US, 1951, 74 minutes, Colour.
Stephen Mc Nally, Coleen Gray, Arthur Shields.
Directed by Hugo Fregonese.
Apache Drums is one of those many small supporting feature westerns made by Universal during the '50s. The stars appeared in many films of this kind. Of special note is Barry Fitzgerald's brother Arthur Shields, who portrays yet again a minister. However, he is the mouthpiece of prejudice about the Indians and of the superiority of Christianity over 'heathen religion'. In the atmosphere of the early '50s with films like Broken Arrow, he changes his attitude after the experience of siege by Indians. The siege of the Welsh mining settlers in the church is quite frightening.
1. An interesting and entertaining western? Conventional material? In comparison with other treatments of the same theme?
2. Colour photography, desert locations, the town, the open plains, the special effects for the Indian siege? Musical score?
3. The plausibility of the plot: the Welsh miners and their migration to America, their community sense, religious beliefs, traditions e.g. in the singing especially during the siege? The role of the Apaches ? their being herded by the government, their rebellion, their attacks? Their religious beliefs and fight for survival? The gunfighter gambler hero? Romance? Heroism?
4. The picture of the town - its work, pioneer settlement? The dance hall? The sheriff and his work as blacksmith? Upholding the morality of the town? Sending the girls to another town? Getting rid of the gunslinger gambler? The minister and his influence? The reaction to the Indian attack? Waiting for the military? Deaths? The siege? Thirst? Deaths? The rallying of spirit?
5. The picture of the Indians: the initial explanation, the injustice to the Indians, their being on the warpath, the sieges? The minister and the hero defending themselves and wounding the chief? The religious beliefs and drinking for immortality and death? The reckless giving of themselves in death? The request for a doctor for the chief? The death of the sheriff? The film's comments about the plight of the Indians, the attitudes of the pioneers? The strong words of the minister and his condemnation of the Indians? His change of heart?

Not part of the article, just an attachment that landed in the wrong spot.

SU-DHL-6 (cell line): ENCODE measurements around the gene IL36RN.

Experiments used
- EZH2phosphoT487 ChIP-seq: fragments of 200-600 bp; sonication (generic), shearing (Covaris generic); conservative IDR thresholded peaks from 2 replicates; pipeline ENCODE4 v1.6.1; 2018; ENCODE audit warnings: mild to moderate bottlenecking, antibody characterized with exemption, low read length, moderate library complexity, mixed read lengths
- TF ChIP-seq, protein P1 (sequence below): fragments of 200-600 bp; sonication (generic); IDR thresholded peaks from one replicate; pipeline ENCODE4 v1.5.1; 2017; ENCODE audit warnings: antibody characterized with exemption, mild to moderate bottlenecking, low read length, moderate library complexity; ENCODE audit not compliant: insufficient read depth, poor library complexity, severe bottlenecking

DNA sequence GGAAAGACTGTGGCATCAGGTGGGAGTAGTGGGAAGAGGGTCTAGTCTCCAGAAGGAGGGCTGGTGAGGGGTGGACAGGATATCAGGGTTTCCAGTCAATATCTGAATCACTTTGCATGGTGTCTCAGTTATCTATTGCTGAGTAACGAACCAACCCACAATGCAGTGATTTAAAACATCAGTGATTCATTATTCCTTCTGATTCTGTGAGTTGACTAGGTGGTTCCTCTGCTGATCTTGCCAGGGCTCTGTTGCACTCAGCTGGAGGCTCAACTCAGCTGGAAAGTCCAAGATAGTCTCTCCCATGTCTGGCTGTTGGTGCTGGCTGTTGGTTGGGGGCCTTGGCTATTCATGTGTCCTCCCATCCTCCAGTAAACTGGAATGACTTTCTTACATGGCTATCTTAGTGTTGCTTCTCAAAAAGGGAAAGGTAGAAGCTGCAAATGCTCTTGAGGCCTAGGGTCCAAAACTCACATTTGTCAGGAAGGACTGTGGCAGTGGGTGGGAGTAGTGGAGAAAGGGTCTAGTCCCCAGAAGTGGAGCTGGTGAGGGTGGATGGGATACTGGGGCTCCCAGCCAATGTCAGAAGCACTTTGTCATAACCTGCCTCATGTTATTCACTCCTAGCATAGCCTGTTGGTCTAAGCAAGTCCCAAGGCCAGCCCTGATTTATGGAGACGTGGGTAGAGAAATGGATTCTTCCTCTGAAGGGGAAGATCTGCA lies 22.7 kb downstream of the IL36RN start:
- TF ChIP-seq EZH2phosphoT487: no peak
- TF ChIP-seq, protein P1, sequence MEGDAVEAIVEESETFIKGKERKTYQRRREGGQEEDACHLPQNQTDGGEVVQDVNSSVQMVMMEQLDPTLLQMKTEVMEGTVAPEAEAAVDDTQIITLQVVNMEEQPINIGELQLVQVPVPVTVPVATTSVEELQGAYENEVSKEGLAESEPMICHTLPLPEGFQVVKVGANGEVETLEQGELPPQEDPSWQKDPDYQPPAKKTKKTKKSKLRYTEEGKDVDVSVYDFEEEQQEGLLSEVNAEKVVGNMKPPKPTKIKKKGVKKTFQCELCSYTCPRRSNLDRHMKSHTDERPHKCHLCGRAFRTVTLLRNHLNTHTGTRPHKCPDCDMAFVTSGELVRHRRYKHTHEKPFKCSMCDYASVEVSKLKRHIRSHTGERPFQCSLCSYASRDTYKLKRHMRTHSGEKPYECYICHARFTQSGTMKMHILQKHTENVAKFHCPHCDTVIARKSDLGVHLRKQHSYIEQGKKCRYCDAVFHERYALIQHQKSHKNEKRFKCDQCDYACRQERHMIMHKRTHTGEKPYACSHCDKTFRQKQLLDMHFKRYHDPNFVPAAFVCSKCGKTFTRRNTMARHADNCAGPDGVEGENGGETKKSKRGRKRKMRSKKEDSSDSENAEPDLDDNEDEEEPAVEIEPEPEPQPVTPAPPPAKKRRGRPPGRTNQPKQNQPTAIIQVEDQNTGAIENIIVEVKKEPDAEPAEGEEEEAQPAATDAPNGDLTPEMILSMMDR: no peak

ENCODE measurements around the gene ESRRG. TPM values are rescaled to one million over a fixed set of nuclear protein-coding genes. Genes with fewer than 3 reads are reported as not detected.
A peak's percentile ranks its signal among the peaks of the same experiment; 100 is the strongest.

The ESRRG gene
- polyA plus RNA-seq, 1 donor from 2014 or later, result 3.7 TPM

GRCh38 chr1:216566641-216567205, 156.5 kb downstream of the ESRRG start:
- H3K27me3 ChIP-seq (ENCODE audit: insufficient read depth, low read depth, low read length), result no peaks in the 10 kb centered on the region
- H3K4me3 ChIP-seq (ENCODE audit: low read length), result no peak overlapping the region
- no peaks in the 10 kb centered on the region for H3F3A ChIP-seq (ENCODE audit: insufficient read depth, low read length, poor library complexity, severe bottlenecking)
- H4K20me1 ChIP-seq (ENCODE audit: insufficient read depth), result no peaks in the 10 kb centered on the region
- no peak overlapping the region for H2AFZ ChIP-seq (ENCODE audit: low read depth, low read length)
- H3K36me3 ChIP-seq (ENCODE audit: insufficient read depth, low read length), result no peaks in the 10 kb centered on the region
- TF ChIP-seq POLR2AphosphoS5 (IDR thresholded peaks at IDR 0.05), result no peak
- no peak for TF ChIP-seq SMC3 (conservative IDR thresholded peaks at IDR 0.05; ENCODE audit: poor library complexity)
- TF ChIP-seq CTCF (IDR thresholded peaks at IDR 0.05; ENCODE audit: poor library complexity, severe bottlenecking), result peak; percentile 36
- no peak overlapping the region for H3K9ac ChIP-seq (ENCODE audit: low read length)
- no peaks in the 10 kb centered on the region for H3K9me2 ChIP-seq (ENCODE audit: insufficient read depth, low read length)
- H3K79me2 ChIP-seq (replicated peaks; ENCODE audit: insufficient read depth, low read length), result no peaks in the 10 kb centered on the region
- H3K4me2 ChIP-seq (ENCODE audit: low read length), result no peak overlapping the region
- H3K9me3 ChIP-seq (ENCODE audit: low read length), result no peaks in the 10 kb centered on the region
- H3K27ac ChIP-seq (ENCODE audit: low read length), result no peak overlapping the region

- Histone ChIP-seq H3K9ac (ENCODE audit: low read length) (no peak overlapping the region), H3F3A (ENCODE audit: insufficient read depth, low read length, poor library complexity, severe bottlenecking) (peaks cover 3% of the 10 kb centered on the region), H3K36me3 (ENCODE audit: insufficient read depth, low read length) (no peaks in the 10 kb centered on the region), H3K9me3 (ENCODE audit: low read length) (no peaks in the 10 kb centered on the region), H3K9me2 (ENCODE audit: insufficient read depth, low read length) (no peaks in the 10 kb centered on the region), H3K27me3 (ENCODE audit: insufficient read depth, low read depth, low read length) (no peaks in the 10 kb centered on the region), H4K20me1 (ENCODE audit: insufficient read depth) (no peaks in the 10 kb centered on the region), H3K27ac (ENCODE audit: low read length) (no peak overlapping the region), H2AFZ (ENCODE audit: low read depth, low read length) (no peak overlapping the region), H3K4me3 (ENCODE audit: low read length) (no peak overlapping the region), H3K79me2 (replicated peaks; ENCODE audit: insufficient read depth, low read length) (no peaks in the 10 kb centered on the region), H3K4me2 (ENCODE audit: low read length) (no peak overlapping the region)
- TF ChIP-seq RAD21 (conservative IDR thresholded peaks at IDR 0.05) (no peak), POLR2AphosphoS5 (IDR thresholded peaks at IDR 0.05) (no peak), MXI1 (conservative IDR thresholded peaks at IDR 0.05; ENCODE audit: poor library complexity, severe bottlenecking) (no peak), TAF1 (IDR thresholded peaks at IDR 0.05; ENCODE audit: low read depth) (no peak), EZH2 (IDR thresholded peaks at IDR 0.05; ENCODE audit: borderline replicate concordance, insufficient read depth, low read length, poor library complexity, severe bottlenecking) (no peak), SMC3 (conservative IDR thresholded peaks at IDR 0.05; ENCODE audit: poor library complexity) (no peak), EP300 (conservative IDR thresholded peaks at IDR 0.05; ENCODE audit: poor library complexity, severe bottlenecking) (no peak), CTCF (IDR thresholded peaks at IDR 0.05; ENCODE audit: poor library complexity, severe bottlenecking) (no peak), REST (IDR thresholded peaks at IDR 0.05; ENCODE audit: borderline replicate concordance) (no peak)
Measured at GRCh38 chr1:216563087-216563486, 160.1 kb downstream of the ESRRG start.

6. The gambler hero, shooting, love for the heroine, going out of town, the encounter with the Indians, his not being believed, his return, help? His redeeming himself? The heroine and her being torn between the two men? The sheriff and his uprightness? His heroism in the siege? His death?
7. The minister and the film's strong emphasis on the clash between Christianity and Indian religions? Racial superiority? The impact in the '50s, later decades and civil rights questions? His change of heart? The importance of the Indian guide who helped the white settlers? His being humiliated by the townspeople, the drinking of beer in the saloon, his prayers? The point about the God of all people?
8. The details of life in the town, the riders for the military, the military Captain and his command of the post, his being wounded and his strategy for the defence?
9. A realistic picture of the times? An entertainment glimpse? Part of the heritage of American western films?